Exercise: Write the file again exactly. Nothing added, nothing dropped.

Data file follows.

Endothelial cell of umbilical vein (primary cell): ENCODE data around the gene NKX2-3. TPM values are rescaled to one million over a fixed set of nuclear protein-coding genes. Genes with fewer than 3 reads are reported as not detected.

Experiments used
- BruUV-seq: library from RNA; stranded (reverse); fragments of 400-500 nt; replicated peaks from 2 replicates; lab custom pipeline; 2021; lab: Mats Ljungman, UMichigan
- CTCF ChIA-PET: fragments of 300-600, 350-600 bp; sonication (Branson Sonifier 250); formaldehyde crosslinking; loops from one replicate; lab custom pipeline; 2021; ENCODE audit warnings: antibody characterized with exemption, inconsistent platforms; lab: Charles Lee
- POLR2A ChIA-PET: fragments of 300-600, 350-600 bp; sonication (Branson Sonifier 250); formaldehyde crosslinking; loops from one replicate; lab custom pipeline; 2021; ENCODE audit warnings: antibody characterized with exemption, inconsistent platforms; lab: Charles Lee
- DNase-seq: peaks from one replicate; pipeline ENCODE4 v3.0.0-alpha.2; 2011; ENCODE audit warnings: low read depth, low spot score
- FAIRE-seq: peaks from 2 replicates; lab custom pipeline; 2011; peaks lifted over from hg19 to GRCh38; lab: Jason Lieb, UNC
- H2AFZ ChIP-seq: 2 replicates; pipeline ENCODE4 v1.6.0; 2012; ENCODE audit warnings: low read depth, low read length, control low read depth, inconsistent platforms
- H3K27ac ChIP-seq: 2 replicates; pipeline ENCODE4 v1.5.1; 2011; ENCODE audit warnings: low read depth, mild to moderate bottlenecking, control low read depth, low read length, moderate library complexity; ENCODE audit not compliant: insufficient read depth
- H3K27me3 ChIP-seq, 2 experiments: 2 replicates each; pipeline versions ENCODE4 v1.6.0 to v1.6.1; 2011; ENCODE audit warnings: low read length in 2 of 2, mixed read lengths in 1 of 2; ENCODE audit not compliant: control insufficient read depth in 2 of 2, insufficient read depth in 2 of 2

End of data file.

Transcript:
Endothelial cell of umbilical vein (primary cell): ENCODE data around the gene NKX2-3. TPM values are rescaled to one million over a fixed set of nuclear protein-coding genes. Genes with fewer than 3 reads are reported as not detected.

Experiments used
- BruUV-seq: library from RNA; stranded (reverse); fragments of 400-500 nt; replicated peaks from 2 replicates; lab custom pipeline; 2021; lab: Mats Ljungman, UMichigan
- CTCF ChIA-PET: fragments of 300-600, 350-600 bp; sonication (Branson Sonifier 250); formaldehyde crosslinking; loops from one replicate; lab custom pipeline; 2021; ENCODE audit warnings: antibody characterized with exemption, inconsistent platforms; lab: Charles Lee
- POLR2A ChIA-PET: fragments of 300-600, 350-600 bp; sonication (Branson Sonifier 250); formaldehyde crosslinking; loops from one replicate; lab custom pipeline; 2021; ENCODE audit warnings: antibody characterized with exemption, inconsistent platforms; lab: Charles Lee
- DNase-seq: peaks from one replicate; pipeline ENCODE4 v3.0.0-alpha.2; 2011; ENCODE audit warnings: low read depth, low spot score
- FAIRE-seq: peaks from 2 replicates; lab custom pipeline; 2011; peaks lifted over from hg19 to GRCh38; lab: Jason Lieb, UNC
- H2AFZ ChIP-seq: 2 replicates; pipeline ENCODE4 v1.6.0; 2012; ENCODE audit warnings: low read depth, low read length, control low read depth, inconsistent platforms
- H3K27ac ChIP-seq: 2 replicates; pipeline ENCODE4 v1.5.1; 2011; ENCODE audit warnings: low read depth, mild to moderate bottlenecking, control low read depth, low read length, moderate library complexity; ENCODE audit not compliant: insufficient read depth
- H3K27me3 ChIP-seq, 2 experiments: 2 replicates each; pipeline versions ENCODE4 v1.6.0 to v1.6.1; 2011; ENCODE audit warnings: low read length in 2 of 2, mixed read lengths in 1 of 2; ENCODE audit not compliant: control insufficient read depth in 2 of 2, insufficient read depth in 2 of 2